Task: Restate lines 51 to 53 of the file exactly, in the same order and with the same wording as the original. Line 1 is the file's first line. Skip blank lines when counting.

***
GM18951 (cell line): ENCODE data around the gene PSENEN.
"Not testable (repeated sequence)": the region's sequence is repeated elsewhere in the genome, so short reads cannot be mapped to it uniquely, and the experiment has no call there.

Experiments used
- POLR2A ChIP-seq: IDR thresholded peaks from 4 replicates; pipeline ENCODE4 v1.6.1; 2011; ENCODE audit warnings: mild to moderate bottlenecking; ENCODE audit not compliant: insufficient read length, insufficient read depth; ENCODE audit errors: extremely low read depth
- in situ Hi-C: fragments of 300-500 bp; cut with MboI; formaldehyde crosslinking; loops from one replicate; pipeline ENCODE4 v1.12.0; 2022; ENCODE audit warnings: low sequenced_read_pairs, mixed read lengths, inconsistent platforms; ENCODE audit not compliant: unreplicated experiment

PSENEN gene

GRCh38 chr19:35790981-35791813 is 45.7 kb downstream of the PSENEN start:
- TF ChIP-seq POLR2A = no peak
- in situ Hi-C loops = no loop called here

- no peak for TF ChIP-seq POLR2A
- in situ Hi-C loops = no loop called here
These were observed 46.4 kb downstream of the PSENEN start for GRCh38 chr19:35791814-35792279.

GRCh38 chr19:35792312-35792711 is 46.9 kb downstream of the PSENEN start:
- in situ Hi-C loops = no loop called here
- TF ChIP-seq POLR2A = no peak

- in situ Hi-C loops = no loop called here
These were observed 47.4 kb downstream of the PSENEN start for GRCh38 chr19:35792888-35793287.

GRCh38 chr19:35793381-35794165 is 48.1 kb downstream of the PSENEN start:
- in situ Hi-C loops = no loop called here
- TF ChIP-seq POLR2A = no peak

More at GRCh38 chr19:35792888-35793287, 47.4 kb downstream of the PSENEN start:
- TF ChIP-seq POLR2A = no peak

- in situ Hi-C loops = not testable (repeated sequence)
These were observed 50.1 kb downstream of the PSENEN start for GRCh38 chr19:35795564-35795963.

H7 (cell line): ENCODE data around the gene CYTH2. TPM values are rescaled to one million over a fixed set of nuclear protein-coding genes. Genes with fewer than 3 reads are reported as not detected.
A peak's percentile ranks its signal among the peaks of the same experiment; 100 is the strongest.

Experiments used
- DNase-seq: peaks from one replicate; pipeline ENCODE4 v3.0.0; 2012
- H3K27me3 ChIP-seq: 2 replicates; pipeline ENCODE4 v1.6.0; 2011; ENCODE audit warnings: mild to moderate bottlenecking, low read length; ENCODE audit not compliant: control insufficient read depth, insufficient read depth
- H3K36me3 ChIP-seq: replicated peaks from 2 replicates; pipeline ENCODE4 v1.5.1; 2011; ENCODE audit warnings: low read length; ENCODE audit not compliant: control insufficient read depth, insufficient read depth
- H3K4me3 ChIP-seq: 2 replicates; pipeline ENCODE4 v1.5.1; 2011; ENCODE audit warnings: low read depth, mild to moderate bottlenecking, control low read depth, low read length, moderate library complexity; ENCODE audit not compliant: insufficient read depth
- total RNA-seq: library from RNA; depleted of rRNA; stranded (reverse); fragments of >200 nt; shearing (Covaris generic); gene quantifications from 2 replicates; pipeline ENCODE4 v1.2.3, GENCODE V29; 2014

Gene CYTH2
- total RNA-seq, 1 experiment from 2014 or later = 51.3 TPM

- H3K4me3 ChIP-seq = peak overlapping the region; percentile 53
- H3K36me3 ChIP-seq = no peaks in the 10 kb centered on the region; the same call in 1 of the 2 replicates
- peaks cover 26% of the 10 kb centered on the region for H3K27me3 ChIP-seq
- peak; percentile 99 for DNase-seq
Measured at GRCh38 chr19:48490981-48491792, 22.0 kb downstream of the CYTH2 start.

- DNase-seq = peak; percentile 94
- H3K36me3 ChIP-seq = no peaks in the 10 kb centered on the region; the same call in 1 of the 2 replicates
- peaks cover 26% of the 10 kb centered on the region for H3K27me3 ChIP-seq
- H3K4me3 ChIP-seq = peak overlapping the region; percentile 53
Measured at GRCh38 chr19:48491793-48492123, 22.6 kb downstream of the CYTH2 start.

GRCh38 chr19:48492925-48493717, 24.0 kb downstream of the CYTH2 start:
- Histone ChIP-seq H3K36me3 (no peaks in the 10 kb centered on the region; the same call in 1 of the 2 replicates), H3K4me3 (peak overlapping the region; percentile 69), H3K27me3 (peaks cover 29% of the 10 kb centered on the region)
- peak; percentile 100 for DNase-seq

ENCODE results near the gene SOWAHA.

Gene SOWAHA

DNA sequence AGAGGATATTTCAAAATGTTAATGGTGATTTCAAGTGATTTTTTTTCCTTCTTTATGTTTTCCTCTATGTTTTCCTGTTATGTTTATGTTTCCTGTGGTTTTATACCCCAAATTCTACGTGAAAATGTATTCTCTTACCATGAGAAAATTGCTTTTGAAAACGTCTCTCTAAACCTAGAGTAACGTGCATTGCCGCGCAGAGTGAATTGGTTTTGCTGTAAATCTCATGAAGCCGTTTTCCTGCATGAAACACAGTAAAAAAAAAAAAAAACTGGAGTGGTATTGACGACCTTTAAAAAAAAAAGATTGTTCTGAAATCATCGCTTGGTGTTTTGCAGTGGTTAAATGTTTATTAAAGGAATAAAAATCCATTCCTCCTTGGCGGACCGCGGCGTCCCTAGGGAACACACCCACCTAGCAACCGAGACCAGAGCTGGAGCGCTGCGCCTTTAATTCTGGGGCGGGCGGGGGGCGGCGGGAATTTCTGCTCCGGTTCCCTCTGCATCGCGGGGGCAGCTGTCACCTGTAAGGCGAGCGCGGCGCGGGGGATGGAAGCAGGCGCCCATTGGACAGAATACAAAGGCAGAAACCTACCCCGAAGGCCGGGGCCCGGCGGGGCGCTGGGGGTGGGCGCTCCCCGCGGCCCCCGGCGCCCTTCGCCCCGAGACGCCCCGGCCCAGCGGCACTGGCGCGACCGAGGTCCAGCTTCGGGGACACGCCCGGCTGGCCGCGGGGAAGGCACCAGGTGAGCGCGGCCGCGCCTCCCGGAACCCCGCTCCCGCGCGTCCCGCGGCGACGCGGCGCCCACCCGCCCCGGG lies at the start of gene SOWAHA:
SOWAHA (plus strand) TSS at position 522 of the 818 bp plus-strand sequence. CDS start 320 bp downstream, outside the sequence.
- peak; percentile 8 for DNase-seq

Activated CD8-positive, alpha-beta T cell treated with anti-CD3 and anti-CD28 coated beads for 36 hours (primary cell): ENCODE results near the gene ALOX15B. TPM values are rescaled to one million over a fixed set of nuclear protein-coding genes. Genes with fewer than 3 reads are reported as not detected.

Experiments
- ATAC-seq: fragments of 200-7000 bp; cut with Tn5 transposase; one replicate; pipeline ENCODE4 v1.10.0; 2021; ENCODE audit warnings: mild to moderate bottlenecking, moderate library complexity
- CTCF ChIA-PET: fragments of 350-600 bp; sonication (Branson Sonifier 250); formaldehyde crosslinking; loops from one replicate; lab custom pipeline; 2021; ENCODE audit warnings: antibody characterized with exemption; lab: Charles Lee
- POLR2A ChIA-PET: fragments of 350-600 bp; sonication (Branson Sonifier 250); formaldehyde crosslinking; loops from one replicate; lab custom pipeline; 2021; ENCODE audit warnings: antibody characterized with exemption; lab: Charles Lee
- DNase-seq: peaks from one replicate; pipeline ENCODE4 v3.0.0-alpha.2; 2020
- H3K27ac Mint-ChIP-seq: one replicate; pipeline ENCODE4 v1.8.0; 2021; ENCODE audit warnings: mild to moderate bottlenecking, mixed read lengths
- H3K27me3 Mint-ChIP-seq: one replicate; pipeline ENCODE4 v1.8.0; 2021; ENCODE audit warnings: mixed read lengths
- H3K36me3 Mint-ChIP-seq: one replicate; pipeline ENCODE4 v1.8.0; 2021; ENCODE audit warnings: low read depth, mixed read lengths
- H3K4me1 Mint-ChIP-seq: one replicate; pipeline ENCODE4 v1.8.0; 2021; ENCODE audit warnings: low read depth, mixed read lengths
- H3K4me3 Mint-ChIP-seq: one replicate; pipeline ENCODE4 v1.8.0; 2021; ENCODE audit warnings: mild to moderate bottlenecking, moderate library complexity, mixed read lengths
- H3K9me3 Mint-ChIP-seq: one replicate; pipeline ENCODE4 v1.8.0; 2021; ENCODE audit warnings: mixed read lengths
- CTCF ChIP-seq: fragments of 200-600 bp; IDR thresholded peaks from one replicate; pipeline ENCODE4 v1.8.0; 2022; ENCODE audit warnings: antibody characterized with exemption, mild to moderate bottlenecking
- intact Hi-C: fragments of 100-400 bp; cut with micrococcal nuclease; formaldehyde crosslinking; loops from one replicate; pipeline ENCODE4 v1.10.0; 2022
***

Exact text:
SOWAHA (plus strand) TSS at position 522 of the 818 bp plus-strand sequence. CDS start 320 bp downstream, outside the sequence.
- peak; percentile 8 for DNase-seq

Activated CD8-positive, alpha-beta T cell treated with anti-CD3 and anti-CD28 coated beads for 36 hours (primary cell): ENCODE results near the gene ALOX15B. TPM values are rescaled to one million over a fixed set of nuclear protein-coding genes. Genes with fewer than 3 reads are reported as not detected.